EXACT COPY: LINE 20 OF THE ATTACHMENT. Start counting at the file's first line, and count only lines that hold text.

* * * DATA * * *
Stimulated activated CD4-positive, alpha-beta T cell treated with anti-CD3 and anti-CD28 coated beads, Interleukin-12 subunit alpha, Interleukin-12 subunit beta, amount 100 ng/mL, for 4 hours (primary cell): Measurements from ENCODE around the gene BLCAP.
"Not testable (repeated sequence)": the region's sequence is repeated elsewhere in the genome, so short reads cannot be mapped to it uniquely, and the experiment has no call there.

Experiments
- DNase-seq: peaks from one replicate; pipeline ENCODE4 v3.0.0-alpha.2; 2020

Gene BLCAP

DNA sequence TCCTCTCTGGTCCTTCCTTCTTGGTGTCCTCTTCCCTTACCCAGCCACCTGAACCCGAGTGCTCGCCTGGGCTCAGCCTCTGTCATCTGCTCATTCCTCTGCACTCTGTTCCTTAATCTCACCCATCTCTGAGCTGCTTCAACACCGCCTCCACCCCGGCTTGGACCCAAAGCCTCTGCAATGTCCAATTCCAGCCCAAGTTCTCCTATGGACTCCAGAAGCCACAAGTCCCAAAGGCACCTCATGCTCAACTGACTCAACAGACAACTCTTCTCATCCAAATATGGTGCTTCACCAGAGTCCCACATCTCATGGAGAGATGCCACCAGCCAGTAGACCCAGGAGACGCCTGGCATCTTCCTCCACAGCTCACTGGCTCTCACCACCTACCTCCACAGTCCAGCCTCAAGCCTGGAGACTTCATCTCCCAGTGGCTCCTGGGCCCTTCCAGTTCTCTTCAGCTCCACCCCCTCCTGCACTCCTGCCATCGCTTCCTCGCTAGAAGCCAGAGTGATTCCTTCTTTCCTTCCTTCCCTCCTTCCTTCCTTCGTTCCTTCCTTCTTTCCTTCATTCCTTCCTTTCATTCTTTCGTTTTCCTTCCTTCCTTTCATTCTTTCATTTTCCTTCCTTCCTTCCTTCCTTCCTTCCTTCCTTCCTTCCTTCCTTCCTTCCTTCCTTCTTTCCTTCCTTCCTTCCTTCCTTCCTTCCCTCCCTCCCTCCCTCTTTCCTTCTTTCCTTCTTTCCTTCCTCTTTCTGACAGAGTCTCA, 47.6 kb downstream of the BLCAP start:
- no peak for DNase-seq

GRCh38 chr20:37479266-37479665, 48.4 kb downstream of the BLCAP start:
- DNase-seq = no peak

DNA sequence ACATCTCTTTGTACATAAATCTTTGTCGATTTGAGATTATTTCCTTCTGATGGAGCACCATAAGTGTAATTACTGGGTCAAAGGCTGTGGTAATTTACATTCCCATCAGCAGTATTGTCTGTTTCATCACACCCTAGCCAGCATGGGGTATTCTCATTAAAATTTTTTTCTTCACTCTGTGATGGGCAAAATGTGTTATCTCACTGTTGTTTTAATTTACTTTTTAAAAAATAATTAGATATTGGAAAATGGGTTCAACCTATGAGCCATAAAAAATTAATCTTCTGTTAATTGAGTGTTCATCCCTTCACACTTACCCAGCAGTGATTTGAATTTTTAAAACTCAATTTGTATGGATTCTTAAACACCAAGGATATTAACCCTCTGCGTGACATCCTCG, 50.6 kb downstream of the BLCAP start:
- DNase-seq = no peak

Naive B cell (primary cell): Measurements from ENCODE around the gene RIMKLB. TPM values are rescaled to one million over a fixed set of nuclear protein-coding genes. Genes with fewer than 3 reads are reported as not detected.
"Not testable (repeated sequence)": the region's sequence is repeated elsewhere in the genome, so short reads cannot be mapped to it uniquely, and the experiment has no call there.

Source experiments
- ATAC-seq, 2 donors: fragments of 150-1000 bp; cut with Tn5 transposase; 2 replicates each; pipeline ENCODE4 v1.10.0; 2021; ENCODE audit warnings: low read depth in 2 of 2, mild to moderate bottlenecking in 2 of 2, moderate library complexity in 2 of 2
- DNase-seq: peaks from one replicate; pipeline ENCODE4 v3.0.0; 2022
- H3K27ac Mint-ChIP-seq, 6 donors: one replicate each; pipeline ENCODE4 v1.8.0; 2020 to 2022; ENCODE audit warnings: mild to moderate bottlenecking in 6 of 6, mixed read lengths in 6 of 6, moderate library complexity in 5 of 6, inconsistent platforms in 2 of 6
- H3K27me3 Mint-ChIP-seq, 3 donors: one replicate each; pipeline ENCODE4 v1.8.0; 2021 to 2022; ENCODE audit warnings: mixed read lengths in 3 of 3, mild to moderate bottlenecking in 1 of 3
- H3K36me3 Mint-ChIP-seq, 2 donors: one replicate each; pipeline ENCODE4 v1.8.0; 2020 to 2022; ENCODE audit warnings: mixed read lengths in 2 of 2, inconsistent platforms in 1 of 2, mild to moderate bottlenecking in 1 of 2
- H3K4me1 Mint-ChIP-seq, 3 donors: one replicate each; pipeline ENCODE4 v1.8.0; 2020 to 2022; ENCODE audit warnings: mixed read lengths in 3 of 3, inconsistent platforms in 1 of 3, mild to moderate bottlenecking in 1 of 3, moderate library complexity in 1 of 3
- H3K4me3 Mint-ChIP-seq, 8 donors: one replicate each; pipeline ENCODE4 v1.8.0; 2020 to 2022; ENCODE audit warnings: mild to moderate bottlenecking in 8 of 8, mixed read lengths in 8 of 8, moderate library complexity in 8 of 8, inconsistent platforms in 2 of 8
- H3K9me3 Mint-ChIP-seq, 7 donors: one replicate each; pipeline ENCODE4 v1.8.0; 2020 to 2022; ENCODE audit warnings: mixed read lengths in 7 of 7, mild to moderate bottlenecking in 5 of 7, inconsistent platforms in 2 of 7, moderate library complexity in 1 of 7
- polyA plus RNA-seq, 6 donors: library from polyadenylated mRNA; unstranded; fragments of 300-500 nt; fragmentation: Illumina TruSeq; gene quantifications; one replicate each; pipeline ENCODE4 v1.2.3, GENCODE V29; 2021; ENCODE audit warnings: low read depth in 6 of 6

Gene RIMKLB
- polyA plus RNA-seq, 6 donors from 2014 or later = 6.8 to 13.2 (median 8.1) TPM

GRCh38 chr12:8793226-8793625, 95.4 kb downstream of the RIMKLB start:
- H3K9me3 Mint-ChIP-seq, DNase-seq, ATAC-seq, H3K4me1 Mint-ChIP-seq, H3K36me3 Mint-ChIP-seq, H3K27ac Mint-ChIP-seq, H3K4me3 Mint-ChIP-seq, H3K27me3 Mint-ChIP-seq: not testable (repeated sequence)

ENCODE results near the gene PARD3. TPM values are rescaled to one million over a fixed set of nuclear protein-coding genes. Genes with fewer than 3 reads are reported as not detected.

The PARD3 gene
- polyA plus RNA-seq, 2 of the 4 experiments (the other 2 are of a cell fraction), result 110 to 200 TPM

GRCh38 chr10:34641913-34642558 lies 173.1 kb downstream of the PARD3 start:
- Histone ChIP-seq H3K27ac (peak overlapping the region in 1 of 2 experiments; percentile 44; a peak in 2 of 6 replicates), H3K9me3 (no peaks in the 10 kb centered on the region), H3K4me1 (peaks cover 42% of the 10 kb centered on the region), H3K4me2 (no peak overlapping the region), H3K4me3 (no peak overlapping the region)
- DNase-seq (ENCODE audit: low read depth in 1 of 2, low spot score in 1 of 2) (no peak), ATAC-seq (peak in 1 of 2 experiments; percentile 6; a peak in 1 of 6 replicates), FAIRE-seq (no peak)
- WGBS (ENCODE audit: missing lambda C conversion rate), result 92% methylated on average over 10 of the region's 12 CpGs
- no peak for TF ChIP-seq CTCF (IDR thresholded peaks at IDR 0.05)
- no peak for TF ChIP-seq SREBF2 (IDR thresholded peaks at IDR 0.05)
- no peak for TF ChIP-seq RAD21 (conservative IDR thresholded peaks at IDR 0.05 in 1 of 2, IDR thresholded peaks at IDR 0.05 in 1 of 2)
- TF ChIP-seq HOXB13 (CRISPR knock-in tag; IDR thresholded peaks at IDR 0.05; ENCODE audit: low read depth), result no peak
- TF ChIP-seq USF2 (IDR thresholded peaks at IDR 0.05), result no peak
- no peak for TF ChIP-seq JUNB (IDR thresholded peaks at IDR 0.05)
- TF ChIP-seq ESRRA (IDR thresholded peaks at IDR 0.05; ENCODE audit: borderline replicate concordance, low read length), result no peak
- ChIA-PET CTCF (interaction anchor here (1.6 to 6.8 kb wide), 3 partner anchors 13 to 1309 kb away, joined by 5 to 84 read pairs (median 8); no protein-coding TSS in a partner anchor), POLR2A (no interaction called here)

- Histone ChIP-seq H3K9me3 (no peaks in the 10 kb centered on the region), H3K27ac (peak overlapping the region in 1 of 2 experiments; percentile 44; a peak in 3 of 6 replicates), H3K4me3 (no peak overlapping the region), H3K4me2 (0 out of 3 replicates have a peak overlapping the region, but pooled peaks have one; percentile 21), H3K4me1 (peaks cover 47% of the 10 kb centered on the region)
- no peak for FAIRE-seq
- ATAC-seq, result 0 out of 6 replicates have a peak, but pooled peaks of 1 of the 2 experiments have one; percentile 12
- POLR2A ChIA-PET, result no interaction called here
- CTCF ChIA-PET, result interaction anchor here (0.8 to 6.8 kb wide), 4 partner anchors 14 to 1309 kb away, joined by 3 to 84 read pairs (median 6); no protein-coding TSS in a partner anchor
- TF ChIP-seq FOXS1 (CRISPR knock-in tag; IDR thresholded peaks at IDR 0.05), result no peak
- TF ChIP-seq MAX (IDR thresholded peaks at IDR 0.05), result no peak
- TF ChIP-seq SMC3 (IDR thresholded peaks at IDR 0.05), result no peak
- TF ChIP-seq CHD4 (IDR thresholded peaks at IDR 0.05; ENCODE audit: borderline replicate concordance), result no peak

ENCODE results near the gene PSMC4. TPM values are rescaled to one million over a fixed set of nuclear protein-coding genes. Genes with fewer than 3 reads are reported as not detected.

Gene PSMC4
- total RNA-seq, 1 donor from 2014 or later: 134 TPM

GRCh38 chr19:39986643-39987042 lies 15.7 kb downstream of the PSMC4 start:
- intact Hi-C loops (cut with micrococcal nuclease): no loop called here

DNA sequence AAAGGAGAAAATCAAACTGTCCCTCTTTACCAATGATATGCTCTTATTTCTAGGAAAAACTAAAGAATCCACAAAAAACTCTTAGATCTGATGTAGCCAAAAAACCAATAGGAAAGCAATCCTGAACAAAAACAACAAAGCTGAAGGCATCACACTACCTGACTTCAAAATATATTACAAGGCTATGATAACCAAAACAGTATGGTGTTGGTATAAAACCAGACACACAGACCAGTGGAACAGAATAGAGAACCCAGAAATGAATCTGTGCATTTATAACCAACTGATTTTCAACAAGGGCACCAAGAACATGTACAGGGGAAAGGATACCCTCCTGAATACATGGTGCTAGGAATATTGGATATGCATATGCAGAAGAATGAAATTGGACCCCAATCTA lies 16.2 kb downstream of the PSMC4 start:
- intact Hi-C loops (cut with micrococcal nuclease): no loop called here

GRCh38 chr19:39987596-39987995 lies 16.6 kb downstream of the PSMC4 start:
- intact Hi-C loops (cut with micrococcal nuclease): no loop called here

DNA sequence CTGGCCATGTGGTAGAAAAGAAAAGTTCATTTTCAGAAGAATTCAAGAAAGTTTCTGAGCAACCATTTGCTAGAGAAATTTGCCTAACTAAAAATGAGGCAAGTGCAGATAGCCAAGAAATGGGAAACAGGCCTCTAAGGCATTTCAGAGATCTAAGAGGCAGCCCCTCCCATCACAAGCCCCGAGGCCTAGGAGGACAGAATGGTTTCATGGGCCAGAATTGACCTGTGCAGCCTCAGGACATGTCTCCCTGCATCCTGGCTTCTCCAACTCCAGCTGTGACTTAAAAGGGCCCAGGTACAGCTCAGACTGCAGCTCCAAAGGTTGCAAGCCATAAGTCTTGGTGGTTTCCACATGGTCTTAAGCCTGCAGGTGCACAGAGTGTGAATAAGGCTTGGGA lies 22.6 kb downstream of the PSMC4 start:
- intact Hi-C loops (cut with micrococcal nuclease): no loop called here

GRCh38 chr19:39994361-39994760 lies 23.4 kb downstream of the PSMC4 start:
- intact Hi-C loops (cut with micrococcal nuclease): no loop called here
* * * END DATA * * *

- H3K4me1 Mint-ChIP-seq, 3 donors: one replicate each; pipeline ENCODE4 v1.8.0; 2020 to 2022; ENCODE audit warnings: mixed read lengths in 3 of 3, inconsistent platforms in 1 of 3, mild to moderate bottlenecking in 1 of 3, moderate library complexity in 1 of 3